The pre-emptive arrest of key United Irish leaders had a devastating impact on the rising, which struggled from the off. These early problems meant that rebels only rose sporadically through the country. But it was most spectacularly and effectively executed in Wexford, where the United Irishmen quickly established control over most of the county during late May and early June. Having taken Enniscorthy following a bloody engagement on 28 May, Vinegar Hill became the major United Irish encampment in the county. It wasn’t long before if became a heaving mass of people, with tens of thousands of men, women and children congregating on its slopes. However, despite their early success, the days of the Wexford rebels were numbered. Government forces quickly crushed the rebellion outside Dublin before turning towards the south-east, penning the United Irishmen inside the county. Then they moved on Vinegar Hill. A number of military columns began to advance slowly, purposefully and seemingly inevitably towards the Enniscorthy encampment from numerous directions. Finally, on 21 June 1798, all was in place. In the early morning hours, they unleashed hell onto the slopes of Vinegar Hill.
The 21 June found between 20,000 and 30,000 people camped at Vinegar Hill. Many, perhaps most, were non-combatants. The majority of those who did bear arms were from Wexford and South Wicklow. They had set up a defensive perimeter far out from the hill’s summit, aimed at protecting those in the camp behind them. Facing them were between 10,000 and 15,000 redcoats. The majority were drawn from the Irish Militia, but their number included some others units, including regular infantrymen and artillery.
The landscape of Vinegar Hill with views over Enniscorthy • Wexford
At 4am in the morning, the British commanding general, Gerard Lake, ordered his big guns to open fire. For hour after seemingly endless hour they pounded the hill, spreading death and terror among those trapped on its slopes. Lake’s guns also took aim at the United Irishmen’s outer line, blasting huge gaps in their ranks. Finally, after three hours, Lake ordered the advance. While three columns began the disciplined, deliberate march towards the summit, a fourth column surged forward towards Enniscorthy town from the west. Desperate fighting soon erupted everywhere.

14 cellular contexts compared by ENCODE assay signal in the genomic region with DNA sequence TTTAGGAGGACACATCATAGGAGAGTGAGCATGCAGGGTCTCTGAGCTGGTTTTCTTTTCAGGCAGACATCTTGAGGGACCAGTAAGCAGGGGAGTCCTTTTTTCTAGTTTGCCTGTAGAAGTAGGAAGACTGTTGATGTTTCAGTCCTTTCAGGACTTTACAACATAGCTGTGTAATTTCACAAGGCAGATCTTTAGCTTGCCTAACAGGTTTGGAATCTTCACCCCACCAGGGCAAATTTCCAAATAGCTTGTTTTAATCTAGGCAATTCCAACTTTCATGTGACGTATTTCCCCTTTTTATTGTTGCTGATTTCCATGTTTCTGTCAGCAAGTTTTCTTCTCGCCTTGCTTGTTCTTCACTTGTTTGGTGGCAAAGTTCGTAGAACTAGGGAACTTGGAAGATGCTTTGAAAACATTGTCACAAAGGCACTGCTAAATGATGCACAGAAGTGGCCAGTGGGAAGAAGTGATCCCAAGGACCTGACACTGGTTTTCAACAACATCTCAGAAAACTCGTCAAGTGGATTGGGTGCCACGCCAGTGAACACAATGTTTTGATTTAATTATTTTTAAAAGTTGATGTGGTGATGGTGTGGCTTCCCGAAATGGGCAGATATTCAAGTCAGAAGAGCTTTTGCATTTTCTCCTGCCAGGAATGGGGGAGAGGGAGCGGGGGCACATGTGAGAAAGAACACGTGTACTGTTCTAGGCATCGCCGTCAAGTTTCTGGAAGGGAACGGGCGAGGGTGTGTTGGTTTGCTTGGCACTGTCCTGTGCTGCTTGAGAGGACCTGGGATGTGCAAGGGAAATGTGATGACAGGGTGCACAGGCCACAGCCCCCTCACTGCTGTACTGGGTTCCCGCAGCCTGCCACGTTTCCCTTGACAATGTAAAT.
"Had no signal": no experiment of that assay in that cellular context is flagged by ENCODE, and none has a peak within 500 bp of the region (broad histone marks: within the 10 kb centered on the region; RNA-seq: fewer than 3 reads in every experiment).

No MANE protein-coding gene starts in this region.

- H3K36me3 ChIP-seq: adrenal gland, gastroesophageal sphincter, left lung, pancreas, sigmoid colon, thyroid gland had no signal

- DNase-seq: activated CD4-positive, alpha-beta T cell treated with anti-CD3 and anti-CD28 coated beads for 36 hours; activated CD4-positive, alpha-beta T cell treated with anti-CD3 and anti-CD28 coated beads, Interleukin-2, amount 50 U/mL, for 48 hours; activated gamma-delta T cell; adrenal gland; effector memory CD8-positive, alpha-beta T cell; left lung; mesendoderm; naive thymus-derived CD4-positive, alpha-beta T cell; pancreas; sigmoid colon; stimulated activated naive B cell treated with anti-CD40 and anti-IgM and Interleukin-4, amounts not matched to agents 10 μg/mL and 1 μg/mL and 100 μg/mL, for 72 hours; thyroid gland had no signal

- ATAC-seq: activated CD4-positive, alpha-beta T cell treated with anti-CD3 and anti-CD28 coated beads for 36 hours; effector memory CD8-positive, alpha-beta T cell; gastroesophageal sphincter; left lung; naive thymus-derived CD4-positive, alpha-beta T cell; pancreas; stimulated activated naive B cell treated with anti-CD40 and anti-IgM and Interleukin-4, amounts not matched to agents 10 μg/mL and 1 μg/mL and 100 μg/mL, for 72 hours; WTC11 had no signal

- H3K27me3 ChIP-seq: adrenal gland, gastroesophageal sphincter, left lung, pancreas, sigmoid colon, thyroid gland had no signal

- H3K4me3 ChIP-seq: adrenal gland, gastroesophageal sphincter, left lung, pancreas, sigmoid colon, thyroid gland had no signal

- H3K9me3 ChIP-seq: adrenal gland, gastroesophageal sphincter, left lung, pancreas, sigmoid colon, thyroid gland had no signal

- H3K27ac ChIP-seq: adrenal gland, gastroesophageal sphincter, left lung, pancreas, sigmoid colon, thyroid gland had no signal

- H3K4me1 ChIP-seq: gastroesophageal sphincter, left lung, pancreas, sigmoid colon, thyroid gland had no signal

As the hours drew on, the Government’s western column under General Johnson slowly pushed the United Irishmen opposing them back through Enniscorthy. Eventually the fighting there reached the bridge over the Slaney, directly in the rear of the Vinegar Hill encampment. Somehow the defending United Irishmen held on. Meanwhile the columns under General Duff, Dundas and Loftus set their sights on the hill itself. The United Irishmen there did not sit passively by. They launched a series of counter-attacks from the ditches that formed their main defensive positions, but their position seemed increasingly hopeless. Eventually the Government troops gained a foothold on the ridge of Vinegar Hill itself.
With the end near, some of the defenders threw themselves into the fight, sacrificing themselves to act as a rearguard. Their actions allowed most of those still on the hill to escape, moving south towards Darby’s Gap and the only remaining route of escape. It remained so due to the tardiness of yet another Government column, under General Needham, which had not yet arrived to seal the road. While the majority of the United Irishmen force (and civilians) escaped Vinegar Hill, the death toll was frightful. Those whose bodies lay scattered about were buried in mass graves, and the war moved on. But the rebellion in the south-east was all but crushed, and petered out in the weeks that followed. Although a small French force that landed in Connacht a few months later briefly rekindled the United Irishmen hopes, it was too little, too late. The cause of revolution that flourished in the summer of 1798 appeared all but extinguished. Nowhere paid a bigger price than Wexford, which counted her dead in the tens of thousands.
Upper left: aerial view of Enniscorthy • Lower left: Vinegar Hill in the wider landscape • Right: the famous windmill on the summit of Vinegar Hill
Top: aerial view of Enniscorthy • Middle: the famous windmill on the summit of Vinegar Hill • Bottom: Vinegar Hill in the wider landscape
Vinegar Hill Visitor Information
The site of one of Ireland’s most significant battles in its history, Vinegar Hill offers the opportunity to engage with the landscape of the 1798 rebellion.